(Almost) Zero Kelvin crypto storage

Guy Brandon
Incent Loyalty
Published in
7 min readJun 13, 2017

People are getting wiser about keeping their crypto funds safe, but if you’re not clear about setting up cold storage, here’s a brief guide for WAVES, Waves assets and other cryptos.

It happens all the time. There’s a frantic message on Slack or a forum from someone who has found an unexpected transaction in their crypto wallet. It’s empty. And the overwhelming odds are they’re never getting it back.

I’ve seen this happen many times, both to n00bs and crypto veterans who really ought to know better. Sometimes the losses have totalled hundreds of thousands of dollars. It happens for a variety of reasons, all avoidable. Cryptocurrency is incredibly secure when it’s used properly: the odds of brute-forcing a private key are infinitesimally small. Where thefts have occurred, it is always down to bad practice:

Cold storage is the practice of placing cryptocurrency funds in an account where the private key has never been exposed to the web and these attacks. The key is then kept somewhere safe, offline and often in physical form. This isn’t just for protection against hackers; it’s well worth keeping your crypto safe for your loved ones to access in the event of an unexpected bus.

In this tutorial I’ll be looking at how to set up super-cold storage for bitcoin/gamecredits, WAVES and Waves tokens, such as Incent, EncryptoTel, MobileGo, ZrCoin, Ripto Bux, Waves Community Token and so on — though the same principles work for any crypto since all cryptocurrencies use public key cryptography.

1. Airgapped computer

You’ll need to generate new private keys for your cold storage accounts, and to do that, you’ll need a clean computer that is not connected to the internet (and won’t ever be connected again).

I’m using a Raspberry Pi 3, which I had anyway and which my kids use to watch old episodes of Trap Door on YouTube, plus a brand-new SD card pre-loaded with the NOOBS (linux-based) operating system — both available for bitcoin from The Pi Hut, if you don’t mind a significant percentage of your spend being the tx fee. The new SD card means there shouldn’t be anything nasty on the computer that has crawled out of the Trap Door from the dungeon of writhing nasty that is the internet.

2. Install your key-generating software

The next step is to download the software you’ll need to create your private keys (or ‘SEED’ in the case of Waves; the SEED is actually the precursor to the private key, but to all intents and purposes they can be considered the same for this process).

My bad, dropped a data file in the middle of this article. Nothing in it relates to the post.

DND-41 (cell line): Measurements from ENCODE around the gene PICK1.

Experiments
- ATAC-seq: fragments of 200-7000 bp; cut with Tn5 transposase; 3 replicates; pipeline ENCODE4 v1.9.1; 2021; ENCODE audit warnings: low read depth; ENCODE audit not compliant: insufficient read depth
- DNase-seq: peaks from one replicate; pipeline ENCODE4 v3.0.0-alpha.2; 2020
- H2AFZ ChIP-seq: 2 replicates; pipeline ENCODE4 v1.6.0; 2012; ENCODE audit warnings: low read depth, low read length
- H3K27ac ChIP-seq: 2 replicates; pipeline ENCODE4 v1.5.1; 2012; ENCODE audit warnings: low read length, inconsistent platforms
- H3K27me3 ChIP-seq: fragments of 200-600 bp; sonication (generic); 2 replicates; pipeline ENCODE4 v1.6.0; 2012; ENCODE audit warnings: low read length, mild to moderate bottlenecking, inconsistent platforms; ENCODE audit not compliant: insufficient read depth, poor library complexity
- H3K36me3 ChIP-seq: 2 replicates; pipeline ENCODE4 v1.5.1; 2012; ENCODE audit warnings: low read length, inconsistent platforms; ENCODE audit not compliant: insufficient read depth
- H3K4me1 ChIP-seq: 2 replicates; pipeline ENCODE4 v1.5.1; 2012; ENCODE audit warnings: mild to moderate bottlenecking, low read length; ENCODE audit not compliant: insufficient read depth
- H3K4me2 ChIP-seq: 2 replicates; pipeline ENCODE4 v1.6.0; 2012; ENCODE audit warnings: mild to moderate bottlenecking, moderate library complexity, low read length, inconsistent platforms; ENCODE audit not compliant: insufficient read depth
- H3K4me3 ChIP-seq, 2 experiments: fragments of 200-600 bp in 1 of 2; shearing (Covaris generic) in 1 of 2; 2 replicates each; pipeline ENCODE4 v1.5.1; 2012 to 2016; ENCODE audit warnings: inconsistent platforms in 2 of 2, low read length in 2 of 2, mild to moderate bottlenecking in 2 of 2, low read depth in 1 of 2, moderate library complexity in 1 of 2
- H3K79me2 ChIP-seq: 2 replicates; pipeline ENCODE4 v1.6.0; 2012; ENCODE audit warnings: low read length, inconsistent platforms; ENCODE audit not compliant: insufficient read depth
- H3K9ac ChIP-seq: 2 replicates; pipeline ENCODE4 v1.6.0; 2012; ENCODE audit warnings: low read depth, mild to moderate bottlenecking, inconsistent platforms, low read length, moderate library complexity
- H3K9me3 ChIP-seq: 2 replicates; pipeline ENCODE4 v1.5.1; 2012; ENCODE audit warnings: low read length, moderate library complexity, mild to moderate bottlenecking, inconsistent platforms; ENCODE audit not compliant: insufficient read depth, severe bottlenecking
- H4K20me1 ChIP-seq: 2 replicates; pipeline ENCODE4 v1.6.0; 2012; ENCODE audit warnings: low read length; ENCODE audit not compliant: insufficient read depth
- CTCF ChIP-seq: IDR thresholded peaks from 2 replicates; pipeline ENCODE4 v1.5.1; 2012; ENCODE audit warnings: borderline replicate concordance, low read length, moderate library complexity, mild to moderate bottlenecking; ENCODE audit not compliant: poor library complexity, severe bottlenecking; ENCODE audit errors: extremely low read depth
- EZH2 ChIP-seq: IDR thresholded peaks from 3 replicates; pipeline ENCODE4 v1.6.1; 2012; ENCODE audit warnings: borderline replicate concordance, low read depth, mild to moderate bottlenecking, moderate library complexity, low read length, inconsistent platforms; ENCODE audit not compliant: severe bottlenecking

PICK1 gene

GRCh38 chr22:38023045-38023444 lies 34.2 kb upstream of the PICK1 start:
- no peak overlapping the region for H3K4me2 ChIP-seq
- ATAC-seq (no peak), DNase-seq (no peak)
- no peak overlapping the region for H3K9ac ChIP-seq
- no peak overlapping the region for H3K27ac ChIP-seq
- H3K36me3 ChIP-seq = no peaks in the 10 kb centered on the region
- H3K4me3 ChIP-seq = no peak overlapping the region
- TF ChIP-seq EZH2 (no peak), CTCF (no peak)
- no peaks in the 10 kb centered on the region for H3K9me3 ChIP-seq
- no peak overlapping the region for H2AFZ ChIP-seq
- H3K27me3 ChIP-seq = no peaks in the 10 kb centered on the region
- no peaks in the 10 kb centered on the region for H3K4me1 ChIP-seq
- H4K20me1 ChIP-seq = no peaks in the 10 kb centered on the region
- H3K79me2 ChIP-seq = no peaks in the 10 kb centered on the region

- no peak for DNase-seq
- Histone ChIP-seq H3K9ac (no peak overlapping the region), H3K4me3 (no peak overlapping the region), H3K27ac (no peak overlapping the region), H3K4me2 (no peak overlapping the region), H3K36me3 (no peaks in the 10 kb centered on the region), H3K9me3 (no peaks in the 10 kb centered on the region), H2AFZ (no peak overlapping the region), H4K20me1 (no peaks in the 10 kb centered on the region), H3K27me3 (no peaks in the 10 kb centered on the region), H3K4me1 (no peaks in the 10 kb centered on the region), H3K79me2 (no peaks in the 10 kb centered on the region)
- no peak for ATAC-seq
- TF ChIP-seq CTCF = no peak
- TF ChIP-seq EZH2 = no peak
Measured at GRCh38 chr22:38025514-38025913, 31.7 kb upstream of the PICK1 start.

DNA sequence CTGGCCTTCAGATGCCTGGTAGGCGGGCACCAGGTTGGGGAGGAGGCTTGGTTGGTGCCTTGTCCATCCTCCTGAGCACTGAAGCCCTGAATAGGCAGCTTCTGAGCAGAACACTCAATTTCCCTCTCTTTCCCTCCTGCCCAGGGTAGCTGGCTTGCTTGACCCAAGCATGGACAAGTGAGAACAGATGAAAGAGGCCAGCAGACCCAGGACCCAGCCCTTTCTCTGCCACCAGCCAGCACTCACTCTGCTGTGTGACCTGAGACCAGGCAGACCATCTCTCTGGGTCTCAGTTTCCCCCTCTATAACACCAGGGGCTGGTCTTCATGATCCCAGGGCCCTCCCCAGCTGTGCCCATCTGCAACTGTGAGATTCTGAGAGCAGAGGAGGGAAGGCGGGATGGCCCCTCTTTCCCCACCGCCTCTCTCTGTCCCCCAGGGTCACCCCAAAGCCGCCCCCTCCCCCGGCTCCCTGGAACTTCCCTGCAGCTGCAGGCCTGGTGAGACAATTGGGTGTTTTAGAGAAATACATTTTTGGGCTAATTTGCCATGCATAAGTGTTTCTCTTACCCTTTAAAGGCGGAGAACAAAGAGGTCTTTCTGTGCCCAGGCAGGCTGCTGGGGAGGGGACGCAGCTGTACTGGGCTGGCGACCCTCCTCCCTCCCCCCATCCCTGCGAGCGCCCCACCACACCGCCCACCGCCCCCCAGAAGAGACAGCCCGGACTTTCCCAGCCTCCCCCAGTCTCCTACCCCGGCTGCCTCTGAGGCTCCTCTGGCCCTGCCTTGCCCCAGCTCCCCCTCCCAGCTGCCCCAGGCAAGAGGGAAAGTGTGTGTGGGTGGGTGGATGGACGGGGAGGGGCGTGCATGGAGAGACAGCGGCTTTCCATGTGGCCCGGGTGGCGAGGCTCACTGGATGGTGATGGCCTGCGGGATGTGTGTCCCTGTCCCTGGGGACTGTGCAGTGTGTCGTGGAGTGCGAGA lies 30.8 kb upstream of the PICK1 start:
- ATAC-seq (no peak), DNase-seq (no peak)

If you’re setting up a Waves cold storage account, you’ll need Python for this part — another reason to use the Pi, since it comes pre-installed on all the standard OSes. You’ll need to install the pywaves library, which you can do with [sudo] pip install pywaves from a command prompt. (For those of you who don’t know much about Linux, you can think of ‘sudo’ as the Voice of the Thing That Lives Upstairs in Trap Door. Say it and the servant is duty bound to comply, regardless of whether it’s sensible or reasonable.)

Then open up a Python window and import pywaves.

Pywaves, courtesy of Peter Black, is a Python library for Waves that enables you to create addresses and much else besides very easily. All you need is a SEED to create a Waves address. The SEED can be anything, and you can also use pywaves to generate a random twelve-word passphrase if you want. (Just leave the ‘seed’ field empty: seed=“”, see example below.)

An alternative, which I’ll be doing in this instance, is to generate a private key for another cryptocurrency using a separate piece of software, thereby enabling cold storage of WAVES, Waves assets and a further non-Waves crypto using a single key. (It’s equally possible to generate addresses for bitcoin and other cryptos from a twelve-word phrase; the number of cosmetic alterations it is possible to apply to the graphical user interface of a custom application token is greater or equal to two.*)

I’m using a version of the well-known bitcoin vanitygen software, which generates a random private key and (optionally) allows you to search for specific strings in the associated address so you can create a vanity address. This one has been adapted to create keys/addresses for gamecredits and other cryptos, as well as bitcoin. It’s open source, and you can find instructions for how to install and use it at https://github.com/mikeyb/vanitygen-gamecredits/blob/master/README.md. Thanks to Miko for making this and pointing it out to me.